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I suggest he be judged on his own merit...and remember the time frame. Late 60s/early 70s. And he virtually did it ALL on his own.

Rhodes was a true pioneer in the DIY pop movement...played/sang it all himself in his ggarage studio, and the S/T record was engineered by Keith Olsen, who went on to work with Fleetwood Mac, among others....
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I was playing Emitt’s self-titled CD a few weeks ago, and for the hundredth time thought to myself how McCartneyish/Carmenish it sounded. When Bernie mentioned the fact that he didn’t much care for ER on a previous thread, I remember thinking to myself “What am I not hearing here?†because I just couldn’t believe that if someone like Eric that they wouldn’t like Emitt, especially the self titled effort.

That being said, a very sad article. But I’m glad to read how many people on this forum enjoyed his music.

Here is a very lucky-for-me-to-find link to the Merry-Go-Round on YouTube-

http://www.youtube.com/watch?v=IgmioAfzhXE

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My wife and I like the self-titled album enough that is was the only cd we played on a 10 hour trip to Chicago a few years back. I love everything about that album, especially the fact that he played every instrument/sang all the parts on it. That was the "big" thing about McCartney's first album too, but I really feel that Emitt's was the better of the two.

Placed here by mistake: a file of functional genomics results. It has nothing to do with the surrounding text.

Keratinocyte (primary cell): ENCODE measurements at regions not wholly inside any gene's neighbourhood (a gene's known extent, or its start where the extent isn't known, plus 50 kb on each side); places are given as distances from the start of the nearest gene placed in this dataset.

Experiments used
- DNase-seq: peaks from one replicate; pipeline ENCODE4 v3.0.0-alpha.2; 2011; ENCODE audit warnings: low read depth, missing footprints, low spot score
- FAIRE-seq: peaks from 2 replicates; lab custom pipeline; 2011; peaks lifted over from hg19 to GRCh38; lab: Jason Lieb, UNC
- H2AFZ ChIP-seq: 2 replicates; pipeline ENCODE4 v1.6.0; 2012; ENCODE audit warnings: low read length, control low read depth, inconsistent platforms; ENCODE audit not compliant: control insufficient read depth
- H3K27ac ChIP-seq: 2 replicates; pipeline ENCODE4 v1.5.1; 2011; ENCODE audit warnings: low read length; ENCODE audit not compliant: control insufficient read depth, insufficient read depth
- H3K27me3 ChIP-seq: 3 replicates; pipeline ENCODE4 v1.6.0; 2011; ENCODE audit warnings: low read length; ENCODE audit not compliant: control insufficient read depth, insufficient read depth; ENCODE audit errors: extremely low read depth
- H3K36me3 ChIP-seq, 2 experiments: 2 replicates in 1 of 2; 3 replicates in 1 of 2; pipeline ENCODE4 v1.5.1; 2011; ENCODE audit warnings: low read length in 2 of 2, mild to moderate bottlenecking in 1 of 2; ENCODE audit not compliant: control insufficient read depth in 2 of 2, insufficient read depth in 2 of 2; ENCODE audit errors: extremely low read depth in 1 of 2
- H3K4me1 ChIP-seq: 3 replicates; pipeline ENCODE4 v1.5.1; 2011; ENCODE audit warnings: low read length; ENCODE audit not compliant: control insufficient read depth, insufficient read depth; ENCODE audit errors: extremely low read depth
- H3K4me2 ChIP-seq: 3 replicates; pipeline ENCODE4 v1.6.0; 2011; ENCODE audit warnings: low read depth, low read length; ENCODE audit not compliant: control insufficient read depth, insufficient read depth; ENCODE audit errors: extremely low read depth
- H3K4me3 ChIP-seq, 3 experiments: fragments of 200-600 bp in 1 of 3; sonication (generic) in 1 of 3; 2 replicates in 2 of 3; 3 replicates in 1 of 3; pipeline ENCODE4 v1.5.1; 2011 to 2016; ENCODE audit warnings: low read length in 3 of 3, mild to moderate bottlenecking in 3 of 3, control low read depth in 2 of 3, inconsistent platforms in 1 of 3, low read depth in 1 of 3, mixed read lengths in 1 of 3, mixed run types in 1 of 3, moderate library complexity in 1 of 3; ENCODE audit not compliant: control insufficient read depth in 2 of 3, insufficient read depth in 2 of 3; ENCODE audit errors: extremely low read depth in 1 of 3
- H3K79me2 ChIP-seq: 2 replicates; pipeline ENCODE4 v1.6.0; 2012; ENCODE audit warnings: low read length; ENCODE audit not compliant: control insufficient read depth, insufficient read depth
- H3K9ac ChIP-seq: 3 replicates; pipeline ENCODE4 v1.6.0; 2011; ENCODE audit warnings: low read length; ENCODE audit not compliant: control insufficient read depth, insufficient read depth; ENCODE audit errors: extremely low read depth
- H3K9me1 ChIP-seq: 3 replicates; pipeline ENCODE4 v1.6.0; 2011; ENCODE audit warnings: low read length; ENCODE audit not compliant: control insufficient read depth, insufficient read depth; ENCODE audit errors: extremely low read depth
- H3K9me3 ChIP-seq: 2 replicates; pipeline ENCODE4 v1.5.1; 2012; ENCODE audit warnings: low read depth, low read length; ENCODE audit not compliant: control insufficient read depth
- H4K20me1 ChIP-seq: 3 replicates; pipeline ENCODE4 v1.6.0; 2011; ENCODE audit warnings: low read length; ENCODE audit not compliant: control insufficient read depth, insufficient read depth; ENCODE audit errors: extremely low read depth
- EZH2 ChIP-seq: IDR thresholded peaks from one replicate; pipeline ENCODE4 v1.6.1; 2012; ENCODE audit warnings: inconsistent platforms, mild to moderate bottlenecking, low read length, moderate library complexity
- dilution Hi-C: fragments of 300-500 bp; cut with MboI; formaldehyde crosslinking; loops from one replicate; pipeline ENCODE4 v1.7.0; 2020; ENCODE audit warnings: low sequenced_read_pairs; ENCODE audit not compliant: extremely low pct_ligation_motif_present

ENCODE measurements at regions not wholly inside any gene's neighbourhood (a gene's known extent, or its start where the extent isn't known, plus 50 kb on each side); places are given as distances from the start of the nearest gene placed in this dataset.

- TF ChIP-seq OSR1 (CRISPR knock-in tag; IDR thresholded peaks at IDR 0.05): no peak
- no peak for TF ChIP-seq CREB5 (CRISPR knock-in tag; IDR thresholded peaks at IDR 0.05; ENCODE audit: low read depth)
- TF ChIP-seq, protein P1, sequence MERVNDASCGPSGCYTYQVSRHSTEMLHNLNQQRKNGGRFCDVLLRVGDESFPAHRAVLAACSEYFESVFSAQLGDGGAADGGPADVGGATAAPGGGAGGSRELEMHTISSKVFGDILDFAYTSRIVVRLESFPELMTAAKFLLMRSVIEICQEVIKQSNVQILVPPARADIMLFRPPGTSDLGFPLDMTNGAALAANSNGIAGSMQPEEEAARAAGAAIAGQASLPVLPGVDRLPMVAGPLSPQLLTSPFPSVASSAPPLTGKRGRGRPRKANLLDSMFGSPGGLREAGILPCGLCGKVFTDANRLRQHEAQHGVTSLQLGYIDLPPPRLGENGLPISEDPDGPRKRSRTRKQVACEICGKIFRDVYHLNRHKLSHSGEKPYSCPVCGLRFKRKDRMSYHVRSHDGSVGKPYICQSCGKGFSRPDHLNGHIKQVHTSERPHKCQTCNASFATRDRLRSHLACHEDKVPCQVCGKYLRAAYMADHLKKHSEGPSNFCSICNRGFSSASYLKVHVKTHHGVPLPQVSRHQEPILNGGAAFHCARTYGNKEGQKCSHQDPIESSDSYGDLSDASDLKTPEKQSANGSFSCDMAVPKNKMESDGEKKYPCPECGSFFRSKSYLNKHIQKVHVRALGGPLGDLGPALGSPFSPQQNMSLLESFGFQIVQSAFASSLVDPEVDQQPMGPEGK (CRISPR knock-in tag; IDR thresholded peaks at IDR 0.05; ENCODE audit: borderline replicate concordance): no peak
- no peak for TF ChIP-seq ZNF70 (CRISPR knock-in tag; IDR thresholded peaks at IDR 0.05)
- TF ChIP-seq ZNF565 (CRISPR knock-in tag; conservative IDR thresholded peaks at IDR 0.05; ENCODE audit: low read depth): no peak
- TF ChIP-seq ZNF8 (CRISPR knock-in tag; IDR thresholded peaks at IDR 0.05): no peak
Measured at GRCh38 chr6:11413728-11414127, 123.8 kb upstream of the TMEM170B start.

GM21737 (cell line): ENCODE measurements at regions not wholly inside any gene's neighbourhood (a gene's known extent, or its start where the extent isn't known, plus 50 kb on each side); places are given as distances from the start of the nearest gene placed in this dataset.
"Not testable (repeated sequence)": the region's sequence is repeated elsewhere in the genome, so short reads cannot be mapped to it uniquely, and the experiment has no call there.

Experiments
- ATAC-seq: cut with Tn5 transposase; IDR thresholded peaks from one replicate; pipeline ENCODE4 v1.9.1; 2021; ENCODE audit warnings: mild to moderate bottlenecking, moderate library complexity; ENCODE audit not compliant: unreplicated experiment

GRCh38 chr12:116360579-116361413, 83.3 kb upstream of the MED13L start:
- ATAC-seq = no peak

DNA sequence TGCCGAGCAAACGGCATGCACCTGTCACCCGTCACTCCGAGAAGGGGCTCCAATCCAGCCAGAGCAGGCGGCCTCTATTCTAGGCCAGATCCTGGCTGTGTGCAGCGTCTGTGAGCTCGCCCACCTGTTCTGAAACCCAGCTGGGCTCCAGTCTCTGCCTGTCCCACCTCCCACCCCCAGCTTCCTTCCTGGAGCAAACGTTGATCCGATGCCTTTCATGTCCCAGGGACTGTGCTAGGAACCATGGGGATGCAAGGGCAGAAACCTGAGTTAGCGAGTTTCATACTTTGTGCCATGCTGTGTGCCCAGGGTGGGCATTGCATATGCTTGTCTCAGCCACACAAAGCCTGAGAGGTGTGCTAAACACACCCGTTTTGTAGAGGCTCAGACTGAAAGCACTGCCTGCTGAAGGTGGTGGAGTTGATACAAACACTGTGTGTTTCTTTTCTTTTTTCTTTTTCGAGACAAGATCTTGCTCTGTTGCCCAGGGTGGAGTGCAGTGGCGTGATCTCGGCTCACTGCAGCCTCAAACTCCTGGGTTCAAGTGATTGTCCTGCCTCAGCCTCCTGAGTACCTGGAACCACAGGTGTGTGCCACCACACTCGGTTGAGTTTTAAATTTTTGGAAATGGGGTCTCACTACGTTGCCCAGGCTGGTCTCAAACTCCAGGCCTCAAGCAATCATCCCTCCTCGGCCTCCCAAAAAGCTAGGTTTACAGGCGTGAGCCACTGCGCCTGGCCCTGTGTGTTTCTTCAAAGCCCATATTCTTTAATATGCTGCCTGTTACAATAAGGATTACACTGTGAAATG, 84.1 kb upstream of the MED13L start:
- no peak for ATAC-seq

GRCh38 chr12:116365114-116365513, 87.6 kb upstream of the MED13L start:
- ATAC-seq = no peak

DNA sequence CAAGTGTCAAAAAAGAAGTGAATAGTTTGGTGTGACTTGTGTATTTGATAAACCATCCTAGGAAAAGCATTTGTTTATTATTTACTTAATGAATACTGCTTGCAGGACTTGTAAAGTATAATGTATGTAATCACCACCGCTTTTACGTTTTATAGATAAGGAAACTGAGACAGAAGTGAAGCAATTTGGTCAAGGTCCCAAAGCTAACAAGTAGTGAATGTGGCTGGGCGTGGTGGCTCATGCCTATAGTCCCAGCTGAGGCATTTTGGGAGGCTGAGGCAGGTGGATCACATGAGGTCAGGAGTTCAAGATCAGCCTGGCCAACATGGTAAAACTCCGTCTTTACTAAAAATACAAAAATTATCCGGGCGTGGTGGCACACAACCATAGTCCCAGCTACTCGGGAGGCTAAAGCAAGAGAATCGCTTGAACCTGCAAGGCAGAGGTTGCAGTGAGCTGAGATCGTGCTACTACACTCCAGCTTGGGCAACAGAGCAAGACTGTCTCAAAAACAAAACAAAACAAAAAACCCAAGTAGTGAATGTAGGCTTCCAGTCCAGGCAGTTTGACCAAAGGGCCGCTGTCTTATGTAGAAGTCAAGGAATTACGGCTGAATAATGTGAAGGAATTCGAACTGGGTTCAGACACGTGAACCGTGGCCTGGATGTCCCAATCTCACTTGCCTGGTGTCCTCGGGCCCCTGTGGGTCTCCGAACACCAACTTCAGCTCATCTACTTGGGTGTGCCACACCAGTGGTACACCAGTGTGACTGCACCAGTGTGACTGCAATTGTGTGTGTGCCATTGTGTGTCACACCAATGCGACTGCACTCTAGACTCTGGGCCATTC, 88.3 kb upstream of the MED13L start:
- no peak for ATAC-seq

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Another one of my favorite Merry-Go-Round songs was titled "Time Will Show the Wiser". I understand it was also covered by Fairport Convention. Very good lyrics; the MGR effort was very British sounding.

Here is a link to the photographers website who shot Emitt for the "Happy, Happy, Joy, Joy" article-

http://www.msgphoto.com/music1/emittrhodes.html

From the "beautiful" young man on the YouTube Hollywood Palace video to this; the poster boy for how stress can age you.

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To be compared to Paul McCartney and still be in a situation where you are at the very least holding your own says MUCH about Emitt's talent Bernie. That it was hidden from public consumption and subsequently lost ALMOST from the first lap or two of the marathon is the shame.

If even only 4 out 10 appreciate it...that is a VERY high ratio...as the BIGGEST stars are hard pressed to appeal to 5.

One thing you can say about Rhodes' recordings...his musicianship is first rate on ALL of the instruments and his lps [given the era] were never underproduced. [not mentioning any names here.]

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IMO, comparing Emmitt Rhodes to McCartney is as pointless as comparing Klaatu to The Beatles. Different thing! Sure, Rhodes sorta looked like Macca, sorta sang a little like him, but he was an original talent. His songs were straight from the heart, shot through with solid playing, singing and home-spun production. Nothing flashy. Just good, direct, touching pop music.

Such a sobering experience to read about how despondent he is. And note that this story was from 2004. I wonder if anything's changed since then for him? He did collaborate with Philly musician Jim Boggia on the latter's recent CD "Safe in Sound."

--Howard